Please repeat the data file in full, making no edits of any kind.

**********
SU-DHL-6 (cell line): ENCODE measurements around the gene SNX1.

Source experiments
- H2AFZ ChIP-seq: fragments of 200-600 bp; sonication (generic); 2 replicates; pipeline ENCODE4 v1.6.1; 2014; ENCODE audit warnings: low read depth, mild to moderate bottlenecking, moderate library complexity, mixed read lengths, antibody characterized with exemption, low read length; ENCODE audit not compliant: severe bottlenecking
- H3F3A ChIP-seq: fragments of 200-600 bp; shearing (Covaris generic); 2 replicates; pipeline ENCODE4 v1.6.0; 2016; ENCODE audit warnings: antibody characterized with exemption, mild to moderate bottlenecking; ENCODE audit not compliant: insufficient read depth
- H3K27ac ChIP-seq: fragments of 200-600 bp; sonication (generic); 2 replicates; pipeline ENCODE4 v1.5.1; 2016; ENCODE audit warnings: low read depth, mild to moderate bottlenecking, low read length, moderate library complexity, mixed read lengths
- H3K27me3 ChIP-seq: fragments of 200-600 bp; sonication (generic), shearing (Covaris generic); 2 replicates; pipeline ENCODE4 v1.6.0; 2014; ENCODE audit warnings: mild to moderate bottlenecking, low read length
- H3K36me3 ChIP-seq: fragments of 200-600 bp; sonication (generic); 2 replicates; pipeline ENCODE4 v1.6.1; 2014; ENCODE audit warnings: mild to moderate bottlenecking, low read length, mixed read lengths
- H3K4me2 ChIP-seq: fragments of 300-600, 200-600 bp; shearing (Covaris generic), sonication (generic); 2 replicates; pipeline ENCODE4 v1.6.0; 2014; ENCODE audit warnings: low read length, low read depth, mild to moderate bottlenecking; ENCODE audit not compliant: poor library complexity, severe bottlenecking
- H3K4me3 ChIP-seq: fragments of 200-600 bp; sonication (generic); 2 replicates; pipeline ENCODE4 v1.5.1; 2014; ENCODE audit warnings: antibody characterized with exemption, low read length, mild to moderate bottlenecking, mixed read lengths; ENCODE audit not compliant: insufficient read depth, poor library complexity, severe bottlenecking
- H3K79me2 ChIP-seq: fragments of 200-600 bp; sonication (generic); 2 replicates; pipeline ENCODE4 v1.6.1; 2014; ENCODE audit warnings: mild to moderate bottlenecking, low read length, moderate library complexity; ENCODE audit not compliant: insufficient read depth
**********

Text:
SU-DHL-6 (cell line): ENCODE measurements around the gene SNX1.

Source experiments
- H2AFZ ChIP-seq: fragments of 200-600 bp; sonication (generic); 2 replicates; pipeline ENCODE4 v1.6.1; 2014; ENCODE audit warnings: low read depth, mild to moderate bottlenecking, moderate library complexity, mixed read lengths, antibody characterized with exemption, low read length; ENCODE audit not compliant: severe bottlenecking
- H3F3A ChIP-seq: fragments of 200-600 bp; shearing (Covaris generic); 2 replicates; pipeline ENCODE4 v1.6.0; 2016; ENCODE audit warnings: antibody characterized with exemption, mild to moderate bottlenecking; ENCODE audit not compliant: insufficient read depth
- H3K27ac ChIP-seq: fragments of 200-600 bp; sonication (generic); 2 replicates; pipeline ENCODE4 v1.5.1; 2016; ENCODE audit warnings: low read depth, mild to moderate bottlenecking, low read length, moderate library complexity, mixed read lengths
- H3K27me3 ChIP-seq: fragments of 200-600 bp; sonication (generic), shearing (Covaris generic); 2 replicates; pipeline ENCODE4 v1.6.0; 2014; ENCODE audit warnings: mild to moderate bottlenecking, low read length
- H3K36me3 ChIP-seq: fragments of 200-600 bp; sonication (generic); 2 replicates; pipeline ENCODE4 v1.6.1; 2014; ENCODE audit warnings: mild to moderate bottlenecking, low read length, mixed read lengths
- H3K4me2 ChIP-seq: fragments of 300-600, 200-600 bp; shearing (Covaris generic), sonication (generic); 2 replicates; pipeline ENCODE4 v1.6.0; 2014; ENCODE audit warnings: low read length, low read depth, mild to moderate bottlenecking; ENCODE audit not compliant: poor library complexity, severe bottlenecking
- H3K4me3 ChIP-seq: fragments of 200-600 bp; sonication (generic); 2 replicates; pipeline ENCODE4 v1.5.1; 2014; ENCODE audit warnings: antibody characterized with exemption, low read length, mild to moderate bottlenecking, mixed read lengths; ENCODE audit not compliant: insufficient read depth, poor library complexity, severe bottlenecking
- H3K79me2 ChIP-seq: fragments of 200-600 bp; sonication (generic); 2 replicates; pipeline ENCODE4 v1.6.1; 2014; ENCODE audit warnings: mild to moderate bottlenecking, low read length, moderate library complexity; ENCODE audit not compliant: insufficient read depth